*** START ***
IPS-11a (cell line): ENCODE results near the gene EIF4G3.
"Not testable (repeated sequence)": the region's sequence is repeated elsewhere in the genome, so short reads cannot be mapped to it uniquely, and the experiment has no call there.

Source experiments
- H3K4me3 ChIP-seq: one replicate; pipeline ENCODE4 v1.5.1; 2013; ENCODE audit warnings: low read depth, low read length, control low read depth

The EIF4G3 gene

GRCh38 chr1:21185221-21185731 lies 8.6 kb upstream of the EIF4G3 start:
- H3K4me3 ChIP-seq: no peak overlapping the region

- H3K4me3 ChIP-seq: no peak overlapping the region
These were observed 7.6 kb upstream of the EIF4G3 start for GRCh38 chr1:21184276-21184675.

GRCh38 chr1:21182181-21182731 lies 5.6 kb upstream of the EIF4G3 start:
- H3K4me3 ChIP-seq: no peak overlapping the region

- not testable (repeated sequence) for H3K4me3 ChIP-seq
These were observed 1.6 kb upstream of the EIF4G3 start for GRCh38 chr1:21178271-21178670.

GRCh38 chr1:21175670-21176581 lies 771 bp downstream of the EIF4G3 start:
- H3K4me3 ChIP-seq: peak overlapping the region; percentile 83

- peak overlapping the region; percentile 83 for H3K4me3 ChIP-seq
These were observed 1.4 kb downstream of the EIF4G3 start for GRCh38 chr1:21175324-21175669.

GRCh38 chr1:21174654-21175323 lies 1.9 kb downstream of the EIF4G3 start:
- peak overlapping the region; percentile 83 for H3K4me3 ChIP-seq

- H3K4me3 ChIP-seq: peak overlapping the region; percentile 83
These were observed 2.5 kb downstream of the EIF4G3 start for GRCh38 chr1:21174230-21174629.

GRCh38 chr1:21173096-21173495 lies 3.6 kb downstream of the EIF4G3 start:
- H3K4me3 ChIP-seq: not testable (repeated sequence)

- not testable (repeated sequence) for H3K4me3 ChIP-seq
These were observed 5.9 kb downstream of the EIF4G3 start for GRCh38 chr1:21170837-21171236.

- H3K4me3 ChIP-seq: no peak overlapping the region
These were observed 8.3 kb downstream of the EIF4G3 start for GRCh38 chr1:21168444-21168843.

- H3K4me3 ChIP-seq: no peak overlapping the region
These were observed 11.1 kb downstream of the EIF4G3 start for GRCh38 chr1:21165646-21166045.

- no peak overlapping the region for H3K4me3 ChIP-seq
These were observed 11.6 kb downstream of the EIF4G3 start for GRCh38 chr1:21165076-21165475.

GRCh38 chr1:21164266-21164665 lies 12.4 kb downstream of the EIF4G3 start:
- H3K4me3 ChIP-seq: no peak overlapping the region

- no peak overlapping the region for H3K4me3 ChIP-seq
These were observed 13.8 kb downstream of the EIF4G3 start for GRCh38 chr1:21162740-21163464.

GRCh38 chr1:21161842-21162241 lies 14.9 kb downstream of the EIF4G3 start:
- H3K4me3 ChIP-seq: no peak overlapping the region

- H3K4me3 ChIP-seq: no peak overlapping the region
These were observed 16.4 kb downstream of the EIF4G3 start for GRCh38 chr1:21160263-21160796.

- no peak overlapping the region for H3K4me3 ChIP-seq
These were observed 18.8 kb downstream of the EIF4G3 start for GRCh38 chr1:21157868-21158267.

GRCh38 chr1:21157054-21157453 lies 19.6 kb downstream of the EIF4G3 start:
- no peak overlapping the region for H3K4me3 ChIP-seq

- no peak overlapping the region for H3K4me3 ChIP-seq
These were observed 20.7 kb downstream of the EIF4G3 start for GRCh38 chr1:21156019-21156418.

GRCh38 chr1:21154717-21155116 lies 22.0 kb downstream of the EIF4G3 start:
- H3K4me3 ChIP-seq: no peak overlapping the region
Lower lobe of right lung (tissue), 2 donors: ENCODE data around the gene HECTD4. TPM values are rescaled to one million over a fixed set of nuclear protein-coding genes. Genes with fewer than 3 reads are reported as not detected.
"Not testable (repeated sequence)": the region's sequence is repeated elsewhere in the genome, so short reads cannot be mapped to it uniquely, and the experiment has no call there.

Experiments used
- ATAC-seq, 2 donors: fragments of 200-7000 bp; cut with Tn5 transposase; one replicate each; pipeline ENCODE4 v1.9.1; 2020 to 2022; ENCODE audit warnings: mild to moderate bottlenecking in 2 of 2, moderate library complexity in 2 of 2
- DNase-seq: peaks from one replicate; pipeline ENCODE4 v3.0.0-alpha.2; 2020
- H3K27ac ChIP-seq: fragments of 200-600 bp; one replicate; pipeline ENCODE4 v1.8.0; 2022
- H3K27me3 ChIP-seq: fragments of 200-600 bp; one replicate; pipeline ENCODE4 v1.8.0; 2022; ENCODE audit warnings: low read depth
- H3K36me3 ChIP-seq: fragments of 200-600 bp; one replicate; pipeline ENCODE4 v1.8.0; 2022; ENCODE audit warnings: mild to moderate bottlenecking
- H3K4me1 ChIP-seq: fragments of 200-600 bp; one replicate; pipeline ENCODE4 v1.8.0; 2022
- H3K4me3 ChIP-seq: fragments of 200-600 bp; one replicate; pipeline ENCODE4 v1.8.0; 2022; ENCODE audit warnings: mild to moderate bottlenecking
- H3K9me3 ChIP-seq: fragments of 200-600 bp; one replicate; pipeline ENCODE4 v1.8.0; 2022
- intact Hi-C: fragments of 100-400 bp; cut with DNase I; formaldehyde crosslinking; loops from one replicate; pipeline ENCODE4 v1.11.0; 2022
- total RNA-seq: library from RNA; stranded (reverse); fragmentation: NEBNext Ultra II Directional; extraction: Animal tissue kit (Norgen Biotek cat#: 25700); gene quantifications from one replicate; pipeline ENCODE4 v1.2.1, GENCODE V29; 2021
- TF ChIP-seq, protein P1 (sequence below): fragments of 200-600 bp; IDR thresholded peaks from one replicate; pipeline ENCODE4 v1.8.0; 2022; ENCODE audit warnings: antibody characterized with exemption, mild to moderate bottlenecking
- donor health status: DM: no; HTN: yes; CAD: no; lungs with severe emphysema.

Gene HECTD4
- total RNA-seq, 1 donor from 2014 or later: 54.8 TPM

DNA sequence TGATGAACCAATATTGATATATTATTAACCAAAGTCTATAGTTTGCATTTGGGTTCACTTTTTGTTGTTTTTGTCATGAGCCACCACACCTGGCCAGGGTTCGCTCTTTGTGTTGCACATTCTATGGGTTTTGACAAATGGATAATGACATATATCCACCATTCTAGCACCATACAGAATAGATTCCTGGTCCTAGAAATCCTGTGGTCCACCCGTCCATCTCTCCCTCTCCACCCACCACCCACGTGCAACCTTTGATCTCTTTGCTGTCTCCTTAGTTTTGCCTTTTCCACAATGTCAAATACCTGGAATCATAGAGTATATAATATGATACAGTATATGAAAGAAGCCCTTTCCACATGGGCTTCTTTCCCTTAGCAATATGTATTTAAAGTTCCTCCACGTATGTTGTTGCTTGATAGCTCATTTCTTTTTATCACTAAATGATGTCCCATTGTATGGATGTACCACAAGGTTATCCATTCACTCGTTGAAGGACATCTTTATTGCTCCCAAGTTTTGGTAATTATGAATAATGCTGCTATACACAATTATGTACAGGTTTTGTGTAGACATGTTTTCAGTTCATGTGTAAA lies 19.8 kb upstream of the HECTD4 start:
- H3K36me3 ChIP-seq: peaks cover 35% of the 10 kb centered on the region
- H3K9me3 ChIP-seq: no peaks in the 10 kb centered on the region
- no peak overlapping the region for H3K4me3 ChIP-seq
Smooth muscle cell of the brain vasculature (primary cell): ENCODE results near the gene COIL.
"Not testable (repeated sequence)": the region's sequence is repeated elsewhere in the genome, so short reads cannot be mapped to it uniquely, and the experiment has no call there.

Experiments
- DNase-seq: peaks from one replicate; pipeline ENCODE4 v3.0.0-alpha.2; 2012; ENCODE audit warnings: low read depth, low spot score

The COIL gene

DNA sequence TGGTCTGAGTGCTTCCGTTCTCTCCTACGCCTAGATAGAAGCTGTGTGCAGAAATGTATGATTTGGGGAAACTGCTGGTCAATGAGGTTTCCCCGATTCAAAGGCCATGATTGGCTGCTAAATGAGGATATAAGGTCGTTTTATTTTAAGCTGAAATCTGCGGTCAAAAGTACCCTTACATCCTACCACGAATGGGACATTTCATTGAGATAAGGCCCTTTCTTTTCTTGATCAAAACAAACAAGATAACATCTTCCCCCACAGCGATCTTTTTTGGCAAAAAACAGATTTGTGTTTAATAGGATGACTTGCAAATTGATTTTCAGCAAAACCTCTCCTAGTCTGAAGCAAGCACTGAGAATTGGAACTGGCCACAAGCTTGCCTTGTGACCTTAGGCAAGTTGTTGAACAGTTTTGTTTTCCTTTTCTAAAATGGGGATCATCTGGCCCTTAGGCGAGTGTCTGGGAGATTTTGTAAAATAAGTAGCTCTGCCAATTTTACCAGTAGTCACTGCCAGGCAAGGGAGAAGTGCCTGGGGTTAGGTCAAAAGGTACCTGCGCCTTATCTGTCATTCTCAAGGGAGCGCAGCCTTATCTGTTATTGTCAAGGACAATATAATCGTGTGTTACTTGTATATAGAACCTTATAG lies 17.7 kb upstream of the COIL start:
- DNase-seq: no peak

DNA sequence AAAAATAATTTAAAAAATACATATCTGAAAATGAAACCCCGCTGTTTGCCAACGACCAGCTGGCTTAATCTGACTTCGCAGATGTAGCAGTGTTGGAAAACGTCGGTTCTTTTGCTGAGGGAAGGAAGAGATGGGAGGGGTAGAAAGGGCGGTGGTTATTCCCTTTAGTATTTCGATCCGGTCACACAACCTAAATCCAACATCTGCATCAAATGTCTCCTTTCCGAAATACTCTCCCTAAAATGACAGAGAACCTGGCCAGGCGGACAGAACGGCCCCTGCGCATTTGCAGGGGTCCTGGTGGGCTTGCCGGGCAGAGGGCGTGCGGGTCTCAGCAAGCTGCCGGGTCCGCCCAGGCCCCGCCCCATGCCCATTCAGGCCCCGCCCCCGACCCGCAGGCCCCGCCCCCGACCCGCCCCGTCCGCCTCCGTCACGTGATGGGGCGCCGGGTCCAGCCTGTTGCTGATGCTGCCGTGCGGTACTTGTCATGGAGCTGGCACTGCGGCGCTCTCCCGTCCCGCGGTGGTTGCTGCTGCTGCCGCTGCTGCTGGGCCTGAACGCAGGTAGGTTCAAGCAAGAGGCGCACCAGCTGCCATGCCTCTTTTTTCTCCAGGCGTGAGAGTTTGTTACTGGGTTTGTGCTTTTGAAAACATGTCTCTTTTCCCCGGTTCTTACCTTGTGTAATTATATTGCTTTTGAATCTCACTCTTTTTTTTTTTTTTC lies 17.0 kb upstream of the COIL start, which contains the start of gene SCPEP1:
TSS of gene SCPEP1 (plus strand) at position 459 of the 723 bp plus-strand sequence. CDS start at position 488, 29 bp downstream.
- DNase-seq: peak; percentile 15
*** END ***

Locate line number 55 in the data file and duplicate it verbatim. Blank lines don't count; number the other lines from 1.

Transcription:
- H3K36me3 ChIP-seq: fragments of 200-600 bp; one replicate; pipeline ENCODE4 v1.8.0; 2022; ENCODE audit warnings: mild to moderate bottlenecking